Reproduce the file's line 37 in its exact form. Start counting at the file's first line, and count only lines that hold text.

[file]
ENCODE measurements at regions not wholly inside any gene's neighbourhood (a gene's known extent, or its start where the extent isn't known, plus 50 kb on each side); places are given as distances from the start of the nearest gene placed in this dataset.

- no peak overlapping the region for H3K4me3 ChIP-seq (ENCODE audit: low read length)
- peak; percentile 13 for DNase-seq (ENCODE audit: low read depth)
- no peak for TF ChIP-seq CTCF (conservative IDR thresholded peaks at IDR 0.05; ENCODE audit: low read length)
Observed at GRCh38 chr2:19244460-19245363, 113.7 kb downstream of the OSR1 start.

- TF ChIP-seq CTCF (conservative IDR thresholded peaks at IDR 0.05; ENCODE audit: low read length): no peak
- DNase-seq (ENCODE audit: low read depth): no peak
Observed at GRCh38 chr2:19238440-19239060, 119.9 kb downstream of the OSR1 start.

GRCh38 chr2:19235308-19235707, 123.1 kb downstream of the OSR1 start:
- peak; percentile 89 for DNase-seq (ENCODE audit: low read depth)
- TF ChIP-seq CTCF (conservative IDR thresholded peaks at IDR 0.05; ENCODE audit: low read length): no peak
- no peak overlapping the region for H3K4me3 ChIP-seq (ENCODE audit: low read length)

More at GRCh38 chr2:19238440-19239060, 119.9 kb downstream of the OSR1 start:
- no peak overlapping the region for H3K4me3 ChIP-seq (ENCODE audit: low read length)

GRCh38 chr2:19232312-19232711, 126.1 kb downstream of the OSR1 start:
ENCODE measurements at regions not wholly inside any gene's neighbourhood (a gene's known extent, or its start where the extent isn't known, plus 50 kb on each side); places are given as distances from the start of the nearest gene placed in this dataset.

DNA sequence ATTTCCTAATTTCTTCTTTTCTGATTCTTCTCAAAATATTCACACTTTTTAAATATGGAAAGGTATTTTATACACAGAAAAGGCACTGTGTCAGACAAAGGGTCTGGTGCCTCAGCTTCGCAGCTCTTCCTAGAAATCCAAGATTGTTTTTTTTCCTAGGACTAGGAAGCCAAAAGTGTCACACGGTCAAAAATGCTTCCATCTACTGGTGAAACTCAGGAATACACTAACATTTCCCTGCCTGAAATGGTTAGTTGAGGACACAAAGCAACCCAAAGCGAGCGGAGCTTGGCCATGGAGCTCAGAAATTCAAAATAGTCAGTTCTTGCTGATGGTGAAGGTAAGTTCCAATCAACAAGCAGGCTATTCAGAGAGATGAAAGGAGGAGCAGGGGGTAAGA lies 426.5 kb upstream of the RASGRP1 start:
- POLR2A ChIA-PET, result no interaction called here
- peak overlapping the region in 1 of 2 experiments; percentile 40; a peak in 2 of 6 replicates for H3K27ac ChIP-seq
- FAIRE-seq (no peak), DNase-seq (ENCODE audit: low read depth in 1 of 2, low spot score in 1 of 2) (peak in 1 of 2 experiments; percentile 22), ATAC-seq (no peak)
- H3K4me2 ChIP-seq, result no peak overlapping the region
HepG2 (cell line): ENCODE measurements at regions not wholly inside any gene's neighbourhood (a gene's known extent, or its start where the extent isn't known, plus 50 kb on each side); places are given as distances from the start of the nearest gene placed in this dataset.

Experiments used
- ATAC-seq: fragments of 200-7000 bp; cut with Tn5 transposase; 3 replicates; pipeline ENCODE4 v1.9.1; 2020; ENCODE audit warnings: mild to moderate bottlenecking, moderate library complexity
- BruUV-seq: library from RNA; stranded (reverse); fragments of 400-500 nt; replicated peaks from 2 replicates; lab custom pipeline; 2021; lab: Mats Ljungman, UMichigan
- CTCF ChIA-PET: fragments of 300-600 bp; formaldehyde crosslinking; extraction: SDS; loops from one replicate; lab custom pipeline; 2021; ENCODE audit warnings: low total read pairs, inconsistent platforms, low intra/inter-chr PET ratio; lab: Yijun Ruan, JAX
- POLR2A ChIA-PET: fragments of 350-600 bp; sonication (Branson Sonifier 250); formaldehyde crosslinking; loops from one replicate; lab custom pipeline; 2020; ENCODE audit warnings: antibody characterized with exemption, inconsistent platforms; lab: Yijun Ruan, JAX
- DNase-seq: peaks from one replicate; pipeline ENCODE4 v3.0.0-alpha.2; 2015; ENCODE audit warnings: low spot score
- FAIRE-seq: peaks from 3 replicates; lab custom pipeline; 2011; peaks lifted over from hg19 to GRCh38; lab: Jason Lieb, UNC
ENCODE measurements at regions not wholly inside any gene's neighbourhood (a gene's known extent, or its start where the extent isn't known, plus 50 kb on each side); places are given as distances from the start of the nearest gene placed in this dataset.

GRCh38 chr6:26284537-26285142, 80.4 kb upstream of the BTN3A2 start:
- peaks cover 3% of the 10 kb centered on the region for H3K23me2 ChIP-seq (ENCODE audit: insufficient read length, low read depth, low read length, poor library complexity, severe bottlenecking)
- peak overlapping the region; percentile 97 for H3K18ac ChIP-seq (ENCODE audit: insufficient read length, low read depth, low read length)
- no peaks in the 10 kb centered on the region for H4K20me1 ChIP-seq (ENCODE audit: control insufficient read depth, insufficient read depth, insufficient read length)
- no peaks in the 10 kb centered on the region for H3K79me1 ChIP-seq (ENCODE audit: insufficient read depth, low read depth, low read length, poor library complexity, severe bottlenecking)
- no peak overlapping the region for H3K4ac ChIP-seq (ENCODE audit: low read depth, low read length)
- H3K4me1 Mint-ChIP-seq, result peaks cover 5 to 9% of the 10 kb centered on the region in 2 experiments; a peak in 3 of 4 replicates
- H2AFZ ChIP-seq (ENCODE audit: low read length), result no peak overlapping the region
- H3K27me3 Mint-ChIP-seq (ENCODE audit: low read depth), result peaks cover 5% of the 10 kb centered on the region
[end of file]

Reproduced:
- H3K4me1 Mint-ChIP-seq, result peaks cover 5 to 9% of the 10 kb centered on the region in 2 experiments; a peak in 3 of 4 replicates